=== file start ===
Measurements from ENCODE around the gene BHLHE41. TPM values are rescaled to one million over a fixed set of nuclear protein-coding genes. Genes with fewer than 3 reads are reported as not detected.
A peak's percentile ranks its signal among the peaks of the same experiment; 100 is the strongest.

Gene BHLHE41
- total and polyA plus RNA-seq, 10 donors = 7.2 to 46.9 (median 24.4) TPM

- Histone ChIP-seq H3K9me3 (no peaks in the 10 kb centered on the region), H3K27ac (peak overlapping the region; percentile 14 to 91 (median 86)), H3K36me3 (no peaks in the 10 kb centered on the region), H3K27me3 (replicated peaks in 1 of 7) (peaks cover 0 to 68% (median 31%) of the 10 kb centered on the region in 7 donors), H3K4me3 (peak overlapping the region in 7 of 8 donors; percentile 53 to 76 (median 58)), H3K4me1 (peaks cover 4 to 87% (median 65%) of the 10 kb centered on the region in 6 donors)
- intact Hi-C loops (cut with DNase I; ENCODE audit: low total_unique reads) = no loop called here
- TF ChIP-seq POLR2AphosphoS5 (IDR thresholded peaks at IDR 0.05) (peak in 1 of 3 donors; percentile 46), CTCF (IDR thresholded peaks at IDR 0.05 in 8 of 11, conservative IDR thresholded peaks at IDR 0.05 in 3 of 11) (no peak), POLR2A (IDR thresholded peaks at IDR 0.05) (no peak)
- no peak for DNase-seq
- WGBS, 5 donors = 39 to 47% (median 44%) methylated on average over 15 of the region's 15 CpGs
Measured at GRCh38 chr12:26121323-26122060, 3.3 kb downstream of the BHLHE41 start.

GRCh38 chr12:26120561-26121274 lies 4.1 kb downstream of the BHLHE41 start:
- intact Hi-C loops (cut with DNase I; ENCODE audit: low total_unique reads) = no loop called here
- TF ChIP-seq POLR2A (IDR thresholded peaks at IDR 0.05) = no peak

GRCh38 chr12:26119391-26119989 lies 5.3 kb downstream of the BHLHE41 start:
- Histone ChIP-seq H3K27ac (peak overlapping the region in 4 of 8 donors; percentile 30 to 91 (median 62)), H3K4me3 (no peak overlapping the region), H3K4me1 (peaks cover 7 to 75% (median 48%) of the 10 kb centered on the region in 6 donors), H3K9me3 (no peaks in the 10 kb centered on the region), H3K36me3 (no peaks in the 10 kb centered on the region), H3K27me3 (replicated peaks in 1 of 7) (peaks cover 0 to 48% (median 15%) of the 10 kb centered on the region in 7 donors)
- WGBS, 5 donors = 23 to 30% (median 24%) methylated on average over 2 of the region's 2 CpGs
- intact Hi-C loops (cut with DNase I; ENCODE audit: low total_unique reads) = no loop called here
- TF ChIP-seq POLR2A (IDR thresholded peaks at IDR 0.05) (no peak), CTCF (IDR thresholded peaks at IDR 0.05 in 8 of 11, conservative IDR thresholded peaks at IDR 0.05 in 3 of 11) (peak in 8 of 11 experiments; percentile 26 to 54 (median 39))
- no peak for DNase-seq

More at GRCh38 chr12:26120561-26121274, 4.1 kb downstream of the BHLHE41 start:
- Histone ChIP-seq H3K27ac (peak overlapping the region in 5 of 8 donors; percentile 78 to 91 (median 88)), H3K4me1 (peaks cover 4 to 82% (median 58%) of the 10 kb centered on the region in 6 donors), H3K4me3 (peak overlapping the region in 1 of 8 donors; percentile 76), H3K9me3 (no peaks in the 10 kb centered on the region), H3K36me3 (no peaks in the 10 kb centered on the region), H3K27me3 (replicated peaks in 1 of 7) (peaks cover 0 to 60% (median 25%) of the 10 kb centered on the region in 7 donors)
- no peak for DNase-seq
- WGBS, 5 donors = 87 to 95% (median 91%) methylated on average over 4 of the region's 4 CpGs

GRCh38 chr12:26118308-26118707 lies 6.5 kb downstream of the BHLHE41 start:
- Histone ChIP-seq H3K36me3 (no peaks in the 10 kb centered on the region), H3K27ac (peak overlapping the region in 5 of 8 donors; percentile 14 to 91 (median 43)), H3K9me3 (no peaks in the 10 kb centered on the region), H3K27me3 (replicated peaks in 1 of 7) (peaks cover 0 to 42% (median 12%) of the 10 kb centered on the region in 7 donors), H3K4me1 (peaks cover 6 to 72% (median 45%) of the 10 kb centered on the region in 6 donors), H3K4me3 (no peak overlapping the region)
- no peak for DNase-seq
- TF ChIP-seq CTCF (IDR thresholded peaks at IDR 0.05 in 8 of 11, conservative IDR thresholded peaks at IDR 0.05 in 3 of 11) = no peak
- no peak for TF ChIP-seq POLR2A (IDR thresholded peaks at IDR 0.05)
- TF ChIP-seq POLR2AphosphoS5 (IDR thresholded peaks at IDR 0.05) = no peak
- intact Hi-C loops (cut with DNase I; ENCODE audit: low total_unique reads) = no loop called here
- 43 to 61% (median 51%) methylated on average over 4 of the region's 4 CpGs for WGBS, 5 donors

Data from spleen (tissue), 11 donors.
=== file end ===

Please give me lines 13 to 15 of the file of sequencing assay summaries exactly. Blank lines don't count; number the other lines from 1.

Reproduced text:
- TF ChIP-seq POLR2A (IDR thresholded peaks at IDR 0.05) = no peak

GRCh38 chr12:26119391-26119989 lies 5.3 kb downstream of the BHLHE41 start:
- Histone ChIP-seq H3K27ac (peak overlapping the region in 4 of 8 donors; percentile 30 to 91 (median 62)), H3K4me3 (no peak overlapping the region), H3K4me1 (peaks cover 7 to 75% (median 48%) of the 10 kb centered on the region in 6 donors), H3K9me3 (no peaks in the 10 kb centered on the region), H3K36me3 (no peaks in the 10 kb centered on the region), H3K27me3 (replicated peaks in 1 of 7) (peaks cover 0 to 48% (median 15%) of the 10 kb centered on the region in 7 donors)